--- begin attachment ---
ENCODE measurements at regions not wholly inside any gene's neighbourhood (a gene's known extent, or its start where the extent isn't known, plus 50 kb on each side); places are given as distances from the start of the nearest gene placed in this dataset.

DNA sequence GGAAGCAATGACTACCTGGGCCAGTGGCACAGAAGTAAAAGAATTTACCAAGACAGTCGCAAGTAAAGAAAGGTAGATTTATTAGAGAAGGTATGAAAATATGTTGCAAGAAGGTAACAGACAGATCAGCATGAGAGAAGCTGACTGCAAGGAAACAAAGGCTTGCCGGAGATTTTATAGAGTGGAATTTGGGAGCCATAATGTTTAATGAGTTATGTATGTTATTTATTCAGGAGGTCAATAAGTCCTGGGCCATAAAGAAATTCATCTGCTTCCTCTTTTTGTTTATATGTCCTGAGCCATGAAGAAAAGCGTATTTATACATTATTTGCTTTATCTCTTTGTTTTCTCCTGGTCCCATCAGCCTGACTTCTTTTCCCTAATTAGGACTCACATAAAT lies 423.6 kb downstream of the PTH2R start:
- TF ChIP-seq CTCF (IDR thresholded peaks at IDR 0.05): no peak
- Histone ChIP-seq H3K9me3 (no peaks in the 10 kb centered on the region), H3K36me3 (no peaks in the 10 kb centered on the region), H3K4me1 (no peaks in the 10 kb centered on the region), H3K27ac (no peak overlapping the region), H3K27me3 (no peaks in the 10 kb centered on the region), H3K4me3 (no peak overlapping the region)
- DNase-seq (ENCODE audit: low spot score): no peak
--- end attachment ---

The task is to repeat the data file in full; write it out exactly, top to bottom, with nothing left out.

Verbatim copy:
ENCODE measurements at regions not wholly inside any gene's neighbourhood (a gene's known extent, or its start where the extent isn't known, plus 50 kb on each side); places are given as distances from the start of the nearest gene placed in this dataset.

DNA sequence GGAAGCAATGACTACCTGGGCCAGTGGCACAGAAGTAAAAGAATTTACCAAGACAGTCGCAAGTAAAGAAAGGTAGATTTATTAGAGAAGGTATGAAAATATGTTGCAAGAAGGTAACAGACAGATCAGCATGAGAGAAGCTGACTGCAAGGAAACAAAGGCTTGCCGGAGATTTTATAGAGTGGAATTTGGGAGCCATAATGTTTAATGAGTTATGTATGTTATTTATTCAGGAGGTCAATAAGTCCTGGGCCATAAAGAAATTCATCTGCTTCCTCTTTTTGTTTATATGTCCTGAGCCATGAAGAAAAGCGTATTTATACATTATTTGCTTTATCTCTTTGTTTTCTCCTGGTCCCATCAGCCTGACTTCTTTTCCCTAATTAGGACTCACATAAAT lies 423.6 kb downstream of the PTH2R start:
- TF ChIP-seq CTCF (IDR thresholded peaks at IDR 0.05): no peak
- Histone ChIP-seq H3K9me3 (no peaks in the 10 kb centered on the region), H3K36me3 (no peaks in the 10 kb centered on the region), H3K4me1 (no peaks in the 10 kb centered on the region), H3K27ac (no peak overlapping the region), H3K27me3 (no peaks in the 10 kb centered on the region), H3K4me3 (no peak overlapping the region)
- DNase-seq (ENCODE audit: low spot score): no peak